This is our resident male Barn Swallow, Cliffy.  Cliffy came to the Wildlife Sanctuary in 2013. He was transferred from a rehab facility in Minnesota where he had been admitted with a wing injury. Unfortunately for Cliffy, his wing never fully healed. He does have some flight, but not enough flight to survive in the wild.
At the Wildlife Sanctuary, Cliffy loves to eat live mealworms and waxworms. He is even comfortable enough to allow our staff and volunteers to hand feed them to him. Barn swallows, along with other swallow species, are normally on-the-wing feeders meaning they feed while in flight. Swallows like Cliffy, love to eat tons of insects during the day, in particular mosquitoes! They may appear to have tiny little mouths if you look at their beak, but when they open up its like a big net to catch all those bugs while in flight. Often times you will see them over small bodies of water, skimming bugs just above the water. Because of how they feed in the while, it an be a challenge to get them adjusted to eating in captivity, but fortunately Cliffy has adjusted very well.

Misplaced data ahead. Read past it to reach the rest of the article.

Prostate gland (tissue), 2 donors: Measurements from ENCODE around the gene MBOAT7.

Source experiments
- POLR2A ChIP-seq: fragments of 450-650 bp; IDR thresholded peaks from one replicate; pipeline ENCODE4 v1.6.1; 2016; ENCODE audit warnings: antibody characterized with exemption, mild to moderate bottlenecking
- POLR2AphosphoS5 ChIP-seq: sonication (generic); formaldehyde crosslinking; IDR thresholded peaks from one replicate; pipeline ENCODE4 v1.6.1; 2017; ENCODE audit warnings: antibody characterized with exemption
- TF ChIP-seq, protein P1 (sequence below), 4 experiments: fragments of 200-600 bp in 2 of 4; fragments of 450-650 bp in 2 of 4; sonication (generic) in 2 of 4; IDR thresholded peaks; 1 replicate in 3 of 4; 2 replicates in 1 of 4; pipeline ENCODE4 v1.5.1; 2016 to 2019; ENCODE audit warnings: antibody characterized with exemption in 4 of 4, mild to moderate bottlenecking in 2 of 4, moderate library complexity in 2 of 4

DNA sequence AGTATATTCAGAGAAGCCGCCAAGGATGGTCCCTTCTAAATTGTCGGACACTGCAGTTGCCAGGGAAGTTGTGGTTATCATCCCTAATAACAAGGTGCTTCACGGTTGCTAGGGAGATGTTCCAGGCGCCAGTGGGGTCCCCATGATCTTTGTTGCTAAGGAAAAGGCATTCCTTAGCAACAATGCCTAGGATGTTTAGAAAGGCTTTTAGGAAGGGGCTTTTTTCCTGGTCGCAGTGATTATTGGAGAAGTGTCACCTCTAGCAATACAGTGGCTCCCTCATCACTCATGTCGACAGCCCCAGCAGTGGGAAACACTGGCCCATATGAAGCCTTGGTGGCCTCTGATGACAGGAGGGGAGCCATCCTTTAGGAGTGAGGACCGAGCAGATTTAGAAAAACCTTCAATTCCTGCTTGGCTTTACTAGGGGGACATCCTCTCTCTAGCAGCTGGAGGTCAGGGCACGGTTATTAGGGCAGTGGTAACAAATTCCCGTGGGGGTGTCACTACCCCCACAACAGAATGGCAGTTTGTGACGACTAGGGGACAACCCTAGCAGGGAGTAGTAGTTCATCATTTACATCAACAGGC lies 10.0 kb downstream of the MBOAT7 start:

Barn swallows are a migratory species, and will fly down to parts of Texas and South America for the winter. They return every spring to mate and raise their young. Swallows have a very distinctive nesting style. Often they will nest under the eves of roofs, bridges, or on the wall of barns or buildings. Quite impressively, the swallows will use that tiny beak to pick up clay or mud, and will layer it to build their nests while occasionally weaving in some grass or straw. It may take them a while, but it is quite the sturdy structure to raise their young. They may be small, but they are quite the amazing little birds. So stop on by the Observation Building and visit Cliffy and the rest of his swallow friends!